No. II.


ROYAL SOCIETY OF LONDON. William Hyde Wollaston, M. D.

Thomas Young, M. D. In

consequence of the death of her There were elected into the new Majesty, the ordinary business of the

council, society was suspended during two

J. P. Auriol, Esq. meetings. The sittings were, how- R. Bingley, Esq. ever, resumed on Thursday the 5th Sir T. G. Cullam, Bart. of November, when Sir Everard John, Earl of Darnley, Home read the Croonian Lecture. S. Davis, Esq.

November 12. Dr Brewster com- Sylvester, Lord Glenbervie, municated a paper on the absorption Major General Sir. J. W. Gorof polarised light by doubly refract- don, K, C. B. ing crystals.

Sir A. Johnston, Knight, The annual meeting for the elec- Reverend R. Nares, tion of officers for the ensuing year, Sir J. T. Staunton, Bart. took place on November 30., when At this meeting, the Copley medal the following noblemen and gentle was voted to Mr (now Sir Robert) men were elected :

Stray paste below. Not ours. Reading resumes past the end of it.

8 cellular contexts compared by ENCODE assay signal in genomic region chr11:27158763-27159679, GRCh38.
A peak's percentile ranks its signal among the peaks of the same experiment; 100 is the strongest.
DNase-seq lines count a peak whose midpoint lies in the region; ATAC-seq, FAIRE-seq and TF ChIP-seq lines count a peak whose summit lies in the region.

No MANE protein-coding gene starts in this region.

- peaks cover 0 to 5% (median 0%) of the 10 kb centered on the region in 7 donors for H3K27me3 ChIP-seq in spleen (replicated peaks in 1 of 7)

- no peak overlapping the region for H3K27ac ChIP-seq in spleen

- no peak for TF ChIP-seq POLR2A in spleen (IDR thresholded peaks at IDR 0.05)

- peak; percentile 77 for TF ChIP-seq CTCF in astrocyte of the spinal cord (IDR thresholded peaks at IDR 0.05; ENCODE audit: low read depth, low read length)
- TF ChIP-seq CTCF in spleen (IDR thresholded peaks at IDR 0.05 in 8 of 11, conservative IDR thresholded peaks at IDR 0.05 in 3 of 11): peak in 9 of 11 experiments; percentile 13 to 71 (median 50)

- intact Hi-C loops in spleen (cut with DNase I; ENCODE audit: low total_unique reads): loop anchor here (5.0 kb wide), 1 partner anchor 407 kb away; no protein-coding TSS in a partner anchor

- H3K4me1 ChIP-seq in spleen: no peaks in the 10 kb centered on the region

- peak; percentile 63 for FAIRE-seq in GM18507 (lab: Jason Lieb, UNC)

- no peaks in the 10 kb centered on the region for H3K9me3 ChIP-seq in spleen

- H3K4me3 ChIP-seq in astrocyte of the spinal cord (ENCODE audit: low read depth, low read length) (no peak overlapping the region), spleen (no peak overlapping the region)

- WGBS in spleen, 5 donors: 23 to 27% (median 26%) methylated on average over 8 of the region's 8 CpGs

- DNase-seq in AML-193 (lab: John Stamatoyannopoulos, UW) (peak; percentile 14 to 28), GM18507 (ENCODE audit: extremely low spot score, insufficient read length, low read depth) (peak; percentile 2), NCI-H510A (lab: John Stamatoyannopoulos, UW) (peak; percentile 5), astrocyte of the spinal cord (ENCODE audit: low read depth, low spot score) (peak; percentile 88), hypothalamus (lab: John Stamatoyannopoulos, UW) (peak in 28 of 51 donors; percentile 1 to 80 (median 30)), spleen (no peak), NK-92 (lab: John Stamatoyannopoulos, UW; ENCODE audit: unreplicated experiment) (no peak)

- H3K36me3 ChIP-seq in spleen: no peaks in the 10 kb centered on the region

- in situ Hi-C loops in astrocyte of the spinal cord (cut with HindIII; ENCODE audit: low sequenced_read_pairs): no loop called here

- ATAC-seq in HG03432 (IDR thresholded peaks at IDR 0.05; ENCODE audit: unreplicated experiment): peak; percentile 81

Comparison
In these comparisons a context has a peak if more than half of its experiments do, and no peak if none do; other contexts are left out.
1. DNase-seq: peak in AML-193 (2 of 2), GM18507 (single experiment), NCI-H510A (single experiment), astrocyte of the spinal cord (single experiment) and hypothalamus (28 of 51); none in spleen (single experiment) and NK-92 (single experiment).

Seppings, for his various improve. PRESIDENT,

ments in the construction of ships, Right Hon. Sir Joseph Banks, Bart. communicated to the Royal Society, G. C. B. &c.

and published in their transactions. SECRETARIES,

December 10. and 17. Both these William Thomas Brande, Esq. and days were nearly occupied in read. Taylor Combe, Esq.

ing a paper, by M. Theodore de TREASURER,

Saussure, communicated by Dr MarSamuel Lysons, Esq.

cet, on the decomposition of starch There remained of the old council, by the action of air and water at

Right Hon. Sir J. Banks, Bart. common temperatures. A portion William Thomas Brande, Esq. of starch simply boiled in water was Lord Bishop of Carlile,

exposed for two years under a glass Taylor Combe, Esq.

jar in a temperature between 68° and Sir Humphry Davy, Bart.

770. At the end of that time about Sir Everard Home, Bart.

fd of it was found converted into Samuel Lysons, Esq.

saccharine matter, similar in its proGeorge, Earl of Morton,

perties to the sugar prepared from John Pond, Esq.

starch by the action of sulphuric